For Israel, Hadar would be both a strategic win and a PR coup. Israel has been slowly creating a buffer zone in southern Syria to create distance between itself and the Syrian government forces and their allies. It started by giving military and logistical aid to the opposition groups along the separation fence and then provided covert medical aid to fighters. Now it has expanded its program to distributing food, clothing, educational materials and medical aid to the residents within opposition-controlled areas. Opposition commanders there acknowledge the aid, but claim they do not have any choice in accepting it.

Today Israel is very openly busing both civilians and fighters on an almost daily basis into Israel to receive medical care.

By including Hadar within its buffer zone, Israel is hoping to expand its control over the area. When it comes time to negotiate a political settlement, control over this area will be a valuable card for Israel to use. Furthermore, Israel is also using Hadar as a propaganda tool for its own public. By showing its concern for Hadar — which is within spitting distance of Israeli-occupied Majdal Shams — Israel is also demonstrating to its domestic audience its concern for their Syrian brethren across the border, especially the domestic Druze population.

In January, for example, a young boy from Hadar stepped on a suspected Israeli-planted land mine in the area around the town while tending to his sheep. Witnesses told Al-Monitor that Israeli soldiers crossed into Syrian territory to retrieve him, although official statements claim UN personnel moved him. He was then transferred to a hospital inside Israel without notification to or permission from his family. Druze leaders in Israel such as Sheikh Mouaffaq Tarif capitalized on the incident, visiting him in the hospital and publicly thanking Israel for saving his life.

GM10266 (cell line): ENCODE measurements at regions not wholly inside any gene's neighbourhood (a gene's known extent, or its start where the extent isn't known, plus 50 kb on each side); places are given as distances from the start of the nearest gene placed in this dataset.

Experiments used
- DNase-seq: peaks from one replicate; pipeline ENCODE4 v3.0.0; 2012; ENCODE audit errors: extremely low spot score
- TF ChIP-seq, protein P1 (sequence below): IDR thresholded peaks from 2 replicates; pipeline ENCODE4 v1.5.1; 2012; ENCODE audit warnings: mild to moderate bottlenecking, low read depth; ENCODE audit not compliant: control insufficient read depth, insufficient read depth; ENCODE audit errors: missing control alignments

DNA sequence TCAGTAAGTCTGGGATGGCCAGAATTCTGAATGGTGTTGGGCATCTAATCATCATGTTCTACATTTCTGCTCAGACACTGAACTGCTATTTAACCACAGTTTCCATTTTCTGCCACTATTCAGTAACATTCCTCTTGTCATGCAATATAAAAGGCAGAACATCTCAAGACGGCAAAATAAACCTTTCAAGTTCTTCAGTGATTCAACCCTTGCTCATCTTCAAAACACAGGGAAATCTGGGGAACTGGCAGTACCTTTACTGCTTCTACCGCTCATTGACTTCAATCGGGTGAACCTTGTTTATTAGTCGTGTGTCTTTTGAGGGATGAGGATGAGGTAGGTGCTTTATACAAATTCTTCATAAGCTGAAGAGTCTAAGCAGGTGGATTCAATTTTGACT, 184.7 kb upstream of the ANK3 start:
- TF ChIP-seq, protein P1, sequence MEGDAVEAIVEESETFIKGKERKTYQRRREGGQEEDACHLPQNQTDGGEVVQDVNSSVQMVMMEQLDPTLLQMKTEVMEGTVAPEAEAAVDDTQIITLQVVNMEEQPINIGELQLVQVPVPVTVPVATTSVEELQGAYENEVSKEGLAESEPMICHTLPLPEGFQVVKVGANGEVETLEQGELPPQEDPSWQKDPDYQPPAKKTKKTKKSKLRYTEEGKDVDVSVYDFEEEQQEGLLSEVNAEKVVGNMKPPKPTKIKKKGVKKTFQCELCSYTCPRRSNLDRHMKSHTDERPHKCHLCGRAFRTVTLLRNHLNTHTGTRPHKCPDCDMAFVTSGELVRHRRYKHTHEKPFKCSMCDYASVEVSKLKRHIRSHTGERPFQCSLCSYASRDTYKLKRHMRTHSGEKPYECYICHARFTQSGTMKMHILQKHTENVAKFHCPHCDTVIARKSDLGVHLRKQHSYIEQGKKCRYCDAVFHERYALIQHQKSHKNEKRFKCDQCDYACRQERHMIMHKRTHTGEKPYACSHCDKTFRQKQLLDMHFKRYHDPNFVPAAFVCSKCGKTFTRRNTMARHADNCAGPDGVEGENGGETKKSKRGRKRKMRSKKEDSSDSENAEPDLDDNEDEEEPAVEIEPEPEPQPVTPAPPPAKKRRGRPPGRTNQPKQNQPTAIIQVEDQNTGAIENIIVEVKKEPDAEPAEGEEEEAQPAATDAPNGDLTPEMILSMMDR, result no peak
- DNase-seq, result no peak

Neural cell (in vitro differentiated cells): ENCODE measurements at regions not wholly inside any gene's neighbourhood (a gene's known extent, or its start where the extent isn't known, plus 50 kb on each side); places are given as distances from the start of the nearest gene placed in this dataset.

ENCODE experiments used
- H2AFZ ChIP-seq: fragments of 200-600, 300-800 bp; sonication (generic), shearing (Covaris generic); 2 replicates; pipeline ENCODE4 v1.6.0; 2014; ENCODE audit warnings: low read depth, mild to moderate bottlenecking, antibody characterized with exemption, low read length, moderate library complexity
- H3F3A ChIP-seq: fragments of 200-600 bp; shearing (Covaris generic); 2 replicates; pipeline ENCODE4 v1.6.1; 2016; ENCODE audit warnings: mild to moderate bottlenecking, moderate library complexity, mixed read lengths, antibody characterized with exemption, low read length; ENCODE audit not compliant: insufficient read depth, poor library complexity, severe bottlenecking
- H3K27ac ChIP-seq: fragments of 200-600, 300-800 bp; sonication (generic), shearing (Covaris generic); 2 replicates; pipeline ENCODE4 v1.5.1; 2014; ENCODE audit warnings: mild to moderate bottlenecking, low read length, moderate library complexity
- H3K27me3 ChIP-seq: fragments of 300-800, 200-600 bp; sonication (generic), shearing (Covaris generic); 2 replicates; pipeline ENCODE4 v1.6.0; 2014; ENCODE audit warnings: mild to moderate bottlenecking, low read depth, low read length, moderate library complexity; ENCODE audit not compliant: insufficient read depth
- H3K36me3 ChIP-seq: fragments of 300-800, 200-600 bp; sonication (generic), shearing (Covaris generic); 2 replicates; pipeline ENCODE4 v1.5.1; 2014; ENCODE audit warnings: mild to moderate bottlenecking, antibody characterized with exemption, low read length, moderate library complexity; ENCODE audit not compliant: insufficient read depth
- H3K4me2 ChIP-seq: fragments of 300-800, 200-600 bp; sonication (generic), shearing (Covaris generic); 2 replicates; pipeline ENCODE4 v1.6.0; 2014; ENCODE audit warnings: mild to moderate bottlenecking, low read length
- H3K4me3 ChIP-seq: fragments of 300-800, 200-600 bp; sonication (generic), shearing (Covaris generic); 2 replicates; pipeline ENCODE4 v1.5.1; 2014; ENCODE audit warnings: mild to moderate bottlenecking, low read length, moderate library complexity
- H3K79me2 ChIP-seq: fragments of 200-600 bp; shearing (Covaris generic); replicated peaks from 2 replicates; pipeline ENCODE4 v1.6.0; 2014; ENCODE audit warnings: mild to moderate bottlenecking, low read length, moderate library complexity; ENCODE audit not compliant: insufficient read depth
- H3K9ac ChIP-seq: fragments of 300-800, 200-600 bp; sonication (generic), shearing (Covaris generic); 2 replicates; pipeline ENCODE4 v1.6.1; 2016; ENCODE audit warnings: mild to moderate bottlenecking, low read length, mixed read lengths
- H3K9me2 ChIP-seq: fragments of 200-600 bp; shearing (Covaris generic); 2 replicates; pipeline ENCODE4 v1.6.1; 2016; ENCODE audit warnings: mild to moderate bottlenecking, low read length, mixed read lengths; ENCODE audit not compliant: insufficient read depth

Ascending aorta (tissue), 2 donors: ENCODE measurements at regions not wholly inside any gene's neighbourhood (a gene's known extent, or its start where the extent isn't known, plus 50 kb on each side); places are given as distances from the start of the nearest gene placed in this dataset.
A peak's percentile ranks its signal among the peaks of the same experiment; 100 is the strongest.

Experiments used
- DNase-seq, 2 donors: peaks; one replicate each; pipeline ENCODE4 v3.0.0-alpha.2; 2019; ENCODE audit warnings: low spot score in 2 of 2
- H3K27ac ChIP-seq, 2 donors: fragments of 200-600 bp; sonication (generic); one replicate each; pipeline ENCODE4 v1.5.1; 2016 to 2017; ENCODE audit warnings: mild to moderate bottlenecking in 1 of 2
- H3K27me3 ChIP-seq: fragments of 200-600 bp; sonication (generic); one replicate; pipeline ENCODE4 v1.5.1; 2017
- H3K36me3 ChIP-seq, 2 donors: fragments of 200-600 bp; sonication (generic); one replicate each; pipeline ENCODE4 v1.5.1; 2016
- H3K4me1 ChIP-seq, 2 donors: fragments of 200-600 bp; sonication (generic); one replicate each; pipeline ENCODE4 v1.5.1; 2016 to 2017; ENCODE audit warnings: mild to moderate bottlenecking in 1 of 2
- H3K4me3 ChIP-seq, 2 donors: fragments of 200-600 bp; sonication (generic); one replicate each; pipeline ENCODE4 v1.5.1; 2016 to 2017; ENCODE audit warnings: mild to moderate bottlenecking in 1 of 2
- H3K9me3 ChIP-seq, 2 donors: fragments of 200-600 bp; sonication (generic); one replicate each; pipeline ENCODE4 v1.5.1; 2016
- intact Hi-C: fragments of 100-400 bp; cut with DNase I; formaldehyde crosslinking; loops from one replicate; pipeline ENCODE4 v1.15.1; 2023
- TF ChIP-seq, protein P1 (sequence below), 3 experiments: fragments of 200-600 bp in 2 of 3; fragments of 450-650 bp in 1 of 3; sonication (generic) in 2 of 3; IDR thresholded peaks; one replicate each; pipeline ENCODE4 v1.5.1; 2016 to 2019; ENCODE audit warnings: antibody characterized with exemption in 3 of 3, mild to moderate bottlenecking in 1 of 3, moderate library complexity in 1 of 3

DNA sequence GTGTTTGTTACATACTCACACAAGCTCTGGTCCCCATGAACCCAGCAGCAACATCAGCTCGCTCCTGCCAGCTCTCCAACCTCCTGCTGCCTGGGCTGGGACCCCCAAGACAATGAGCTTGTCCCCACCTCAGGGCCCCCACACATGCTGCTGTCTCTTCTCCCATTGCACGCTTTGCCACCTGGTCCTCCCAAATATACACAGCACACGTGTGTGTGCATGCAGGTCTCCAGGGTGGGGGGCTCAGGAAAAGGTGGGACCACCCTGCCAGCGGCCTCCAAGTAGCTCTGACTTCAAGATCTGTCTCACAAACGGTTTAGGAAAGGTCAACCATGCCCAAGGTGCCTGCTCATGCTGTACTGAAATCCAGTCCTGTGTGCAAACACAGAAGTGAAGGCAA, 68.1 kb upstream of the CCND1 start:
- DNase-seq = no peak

According to residents in Hadar, they will not fall for Israel’s game. “We know Israel is backing the opposition that attacks us, and they are still occupying the rest of the Golan Heights,” said Abu Tawfiq. “For the last time, we would accept the hell of [Syrian President Bashar] al-Assad over the paradise of Israel.”

Found in: hezbollah in syria, syrian opposition, israeli interests, syrian regime, syrian civil war, israeli druze, druze, golan heights

Nour Samaha is a freelance journalist based in Beirut. She has been covering the region, with a specific focus on Lebanon, Syria and Israel/Palestine, since 2006. She predominantly writes on political, security and humanitarian issues. On Twitter: @nour_samaha